Christine L. Tiernan
Christine L. Tiernan, 66, daughter of Charles Wallace and Louise D. Tiernan, died peacefully at home in Arroyo Hondo, New Mexico on February 19, 2017 of an apparent heart attack.
She is survived by her son, Maxwell Tiernan Muller and her stepdaughter, Sherah Muller, as well as her five siblings: Charles Wallace Jr., Richard and Timothy Tiernan all of Shelter Island, Carroll Tiernan of Scarborough, Maine and Susan Madrigan of Brattleboro, Vermont.
Born on December 10, 1950 in Glen Ridge, New Jersey, Christine grew up in Essex Fells, New Jersey and spent all her summers on Ram Island where the Tiernan family had a home. She graduated from the Kimberley High School in Montclair, New Jersey in 1969 and went on to college at the University of Denver, graduating with a B.A. in Fine Arts.
Christine spent a year studying art in Switzerland and then continued her studies in art and psychology, earning an M.A. in Art Therapy/Counseling from Southwestern College. She later became a board certified art therapist, and a licensed, professional art therapist. .
From an early age, Christine was a talented artist. In the 1970s she studied sacred art traditions in South Asia and always pursued her own painting. Nevertheless, her passion was always to use creativity to heal the suffering of others. She worked with homeless children in California, India and Nepal.
For 30 years, she practiced art therapy and counseling specializing in troubled family systems, bereavement, medical art therapy and what’s known as “art as prayer.” This led to her founding of Art Seva in 2004 — an international arts program for orphans, refugees and children affected by AIDS in India and worldwide
She expanded her service to include working with the underprivileged in Northern New Mexico, offering an after school Art Seva program with children at the Taos Pueblo. Christine continued to pursue her academic interests as a faculty member at the Elisabeth Kubler-Ross Hospice Program at Northern New Mexico College; as a member of the Faculty at Southwestern College; and as an art therapy consultant with the California Pacific Medical Center.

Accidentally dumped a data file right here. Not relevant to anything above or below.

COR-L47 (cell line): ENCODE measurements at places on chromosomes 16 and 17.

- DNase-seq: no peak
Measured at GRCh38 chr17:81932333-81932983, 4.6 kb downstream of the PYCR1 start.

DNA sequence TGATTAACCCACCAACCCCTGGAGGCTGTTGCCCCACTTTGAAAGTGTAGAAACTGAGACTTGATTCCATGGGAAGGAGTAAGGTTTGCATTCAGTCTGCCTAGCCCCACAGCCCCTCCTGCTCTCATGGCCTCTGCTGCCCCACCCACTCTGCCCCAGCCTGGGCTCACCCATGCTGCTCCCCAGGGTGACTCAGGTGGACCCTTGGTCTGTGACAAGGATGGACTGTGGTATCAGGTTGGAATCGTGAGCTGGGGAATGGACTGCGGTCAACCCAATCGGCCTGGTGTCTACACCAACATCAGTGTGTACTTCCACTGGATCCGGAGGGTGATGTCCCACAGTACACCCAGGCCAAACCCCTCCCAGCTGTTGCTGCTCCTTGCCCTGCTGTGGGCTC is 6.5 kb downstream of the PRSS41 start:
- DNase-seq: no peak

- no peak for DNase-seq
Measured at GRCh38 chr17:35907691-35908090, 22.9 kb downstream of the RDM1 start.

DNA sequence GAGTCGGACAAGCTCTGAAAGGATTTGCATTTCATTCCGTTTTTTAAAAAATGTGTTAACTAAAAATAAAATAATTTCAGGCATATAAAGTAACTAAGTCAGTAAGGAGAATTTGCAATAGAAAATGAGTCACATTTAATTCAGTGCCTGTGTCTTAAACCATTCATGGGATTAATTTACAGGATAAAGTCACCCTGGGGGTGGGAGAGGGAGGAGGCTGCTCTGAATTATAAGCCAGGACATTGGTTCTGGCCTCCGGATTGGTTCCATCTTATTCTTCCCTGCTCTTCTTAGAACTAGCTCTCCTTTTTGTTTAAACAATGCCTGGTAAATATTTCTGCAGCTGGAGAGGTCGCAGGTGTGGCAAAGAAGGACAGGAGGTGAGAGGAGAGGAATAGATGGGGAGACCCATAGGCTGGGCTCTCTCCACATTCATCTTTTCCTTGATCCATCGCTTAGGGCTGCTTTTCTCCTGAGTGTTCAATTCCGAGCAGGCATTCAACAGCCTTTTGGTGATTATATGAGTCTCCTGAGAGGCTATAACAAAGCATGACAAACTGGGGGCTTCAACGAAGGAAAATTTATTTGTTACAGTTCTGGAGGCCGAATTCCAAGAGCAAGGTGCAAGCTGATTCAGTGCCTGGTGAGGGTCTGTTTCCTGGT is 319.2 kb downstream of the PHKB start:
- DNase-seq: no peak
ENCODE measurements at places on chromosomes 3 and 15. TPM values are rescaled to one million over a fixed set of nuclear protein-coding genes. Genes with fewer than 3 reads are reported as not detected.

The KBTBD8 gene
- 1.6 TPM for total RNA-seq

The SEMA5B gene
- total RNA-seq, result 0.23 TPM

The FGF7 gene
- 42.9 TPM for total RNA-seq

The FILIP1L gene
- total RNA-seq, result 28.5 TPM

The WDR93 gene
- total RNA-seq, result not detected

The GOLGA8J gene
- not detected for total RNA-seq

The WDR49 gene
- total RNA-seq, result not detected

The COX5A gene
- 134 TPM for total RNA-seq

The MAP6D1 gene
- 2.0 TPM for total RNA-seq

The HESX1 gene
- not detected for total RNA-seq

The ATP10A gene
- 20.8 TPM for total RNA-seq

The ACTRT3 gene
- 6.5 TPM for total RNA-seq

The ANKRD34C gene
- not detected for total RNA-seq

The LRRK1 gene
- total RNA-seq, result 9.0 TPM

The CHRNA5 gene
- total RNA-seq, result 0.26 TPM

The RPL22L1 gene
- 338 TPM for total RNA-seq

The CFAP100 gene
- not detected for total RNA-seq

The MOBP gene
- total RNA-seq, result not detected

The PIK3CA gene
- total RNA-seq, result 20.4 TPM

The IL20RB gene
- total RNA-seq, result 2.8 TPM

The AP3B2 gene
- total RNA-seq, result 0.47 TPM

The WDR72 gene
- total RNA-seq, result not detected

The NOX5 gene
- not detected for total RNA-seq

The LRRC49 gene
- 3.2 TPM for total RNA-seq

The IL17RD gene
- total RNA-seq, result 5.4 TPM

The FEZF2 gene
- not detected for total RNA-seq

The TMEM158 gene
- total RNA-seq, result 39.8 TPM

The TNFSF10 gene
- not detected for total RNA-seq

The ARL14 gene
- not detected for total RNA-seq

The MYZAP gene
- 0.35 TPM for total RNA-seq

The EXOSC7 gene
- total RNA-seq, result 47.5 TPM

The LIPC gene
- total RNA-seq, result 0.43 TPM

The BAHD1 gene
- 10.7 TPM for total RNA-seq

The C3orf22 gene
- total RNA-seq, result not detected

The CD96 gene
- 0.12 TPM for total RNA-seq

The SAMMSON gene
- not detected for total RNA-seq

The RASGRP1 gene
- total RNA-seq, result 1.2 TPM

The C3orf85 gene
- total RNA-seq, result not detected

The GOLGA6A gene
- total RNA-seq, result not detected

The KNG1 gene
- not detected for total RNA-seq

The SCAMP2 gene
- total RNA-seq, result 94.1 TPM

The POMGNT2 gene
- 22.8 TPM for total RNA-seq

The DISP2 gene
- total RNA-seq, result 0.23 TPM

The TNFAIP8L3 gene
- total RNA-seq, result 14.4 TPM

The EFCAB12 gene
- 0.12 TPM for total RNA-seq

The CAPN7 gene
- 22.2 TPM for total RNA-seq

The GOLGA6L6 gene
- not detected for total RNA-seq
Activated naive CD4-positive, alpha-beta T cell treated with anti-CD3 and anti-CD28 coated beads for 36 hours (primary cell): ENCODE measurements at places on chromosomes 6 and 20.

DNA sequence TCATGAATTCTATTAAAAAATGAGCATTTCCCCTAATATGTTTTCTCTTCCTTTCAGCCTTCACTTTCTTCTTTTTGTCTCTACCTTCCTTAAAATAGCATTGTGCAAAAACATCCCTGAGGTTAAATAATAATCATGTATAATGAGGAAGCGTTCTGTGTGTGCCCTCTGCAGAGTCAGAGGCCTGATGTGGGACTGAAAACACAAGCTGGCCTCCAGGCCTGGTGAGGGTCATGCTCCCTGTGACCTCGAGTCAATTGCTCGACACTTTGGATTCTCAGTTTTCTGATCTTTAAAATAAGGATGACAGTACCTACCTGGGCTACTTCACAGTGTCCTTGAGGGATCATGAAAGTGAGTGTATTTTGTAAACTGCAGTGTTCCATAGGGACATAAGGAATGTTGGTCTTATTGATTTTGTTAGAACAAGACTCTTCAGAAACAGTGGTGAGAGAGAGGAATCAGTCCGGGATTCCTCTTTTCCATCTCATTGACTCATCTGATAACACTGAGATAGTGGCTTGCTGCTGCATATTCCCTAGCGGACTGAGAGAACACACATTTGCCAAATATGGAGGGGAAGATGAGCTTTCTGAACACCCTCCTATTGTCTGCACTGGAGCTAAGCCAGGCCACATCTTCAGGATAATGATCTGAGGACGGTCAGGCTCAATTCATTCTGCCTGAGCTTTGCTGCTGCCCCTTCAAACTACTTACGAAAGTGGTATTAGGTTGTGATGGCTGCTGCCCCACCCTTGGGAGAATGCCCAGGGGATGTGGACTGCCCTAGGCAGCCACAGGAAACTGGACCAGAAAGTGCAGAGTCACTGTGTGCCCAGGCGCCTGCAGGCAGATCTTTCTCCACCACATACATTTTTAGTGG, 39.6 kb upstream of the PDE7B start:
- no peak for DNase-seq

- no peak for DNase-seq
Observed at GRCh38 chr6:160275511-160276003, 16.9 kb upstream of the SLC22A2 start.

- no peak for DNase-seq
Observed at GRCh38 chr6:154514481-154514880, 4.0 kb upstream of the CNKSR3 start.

Most recently, Christine was in the process of putting together an Art Seva program for the Community Against Violence, supporting their work with battered women and their children.
Christine felt at peace surrounded by nature. She spent the last six years of her life living in Arroyo Hondo —working in her studio and taking long walks in the Sangre De Christo Mountains with her dog Rishi.
She loved to collect beautiful stones and other objects for endless creative projects. Prayer and meditation were also an important part of her life as a devotee of Neem Karoli Baba and she was an active member of the ashram in Taos, New Mexico. A friend remarked of Christine, “She was a rascal in the most playful, loving sense of the word. She was whimsical with wise, yet young eyes.”
Christine’s large circle of friends and family will greatly miss her easy laugh, warmth and kind personality.
In lieu of flowers, donations in Christine’s name can be sent to: The Neem Karoli Baba Ashram Mandir Fund, 416 Geronimo Lane, Taos, NM, 87571; or, the Taos Community Against Violence (CAV), 945 Salazar, Taos, NM, 87571. Donations to the Taos CAV can also be made online at TaosCAV.org.
Memorial services will be held in Taos, and on Shelter Island during the summer months. The Taos memorial, open to the public, is scheduled for Saturday, July 8, 2017 at 2 p.m. For more information about this service, please visit NKBAshram.org.
Gordon Van Vranken
Gordon Sheffield Van Vranken, dearly loved husband of Paulette de Fere Van Vranken, died on November 10, 2016.
Gordon was born on April 18, 1942, the third son of Jean and Robert E. Van Vranken, Sr. of Sayville, Princeton, New Jersey, and New York City.
He attended The Harvey School in Tacoma, New York and graduated from St. Paul’s School in Garden City. He graduated from New York University, Washington Square College of Art’s and Sciences, and New York University Graduate School of Business, where he received an MBA in Finance. He then served two years in the United States Army as a first lieutenant.
After his military service, Gordon worked as a senior vice president at Mercantile Safe Deposit and Trust Company, a large financial institution located in Baltimore, Maryland. At Mercantile, Gordon established one of the first separate and distinct fixed income departments to manage performance debt instruments for high profile clients such as The National Football League.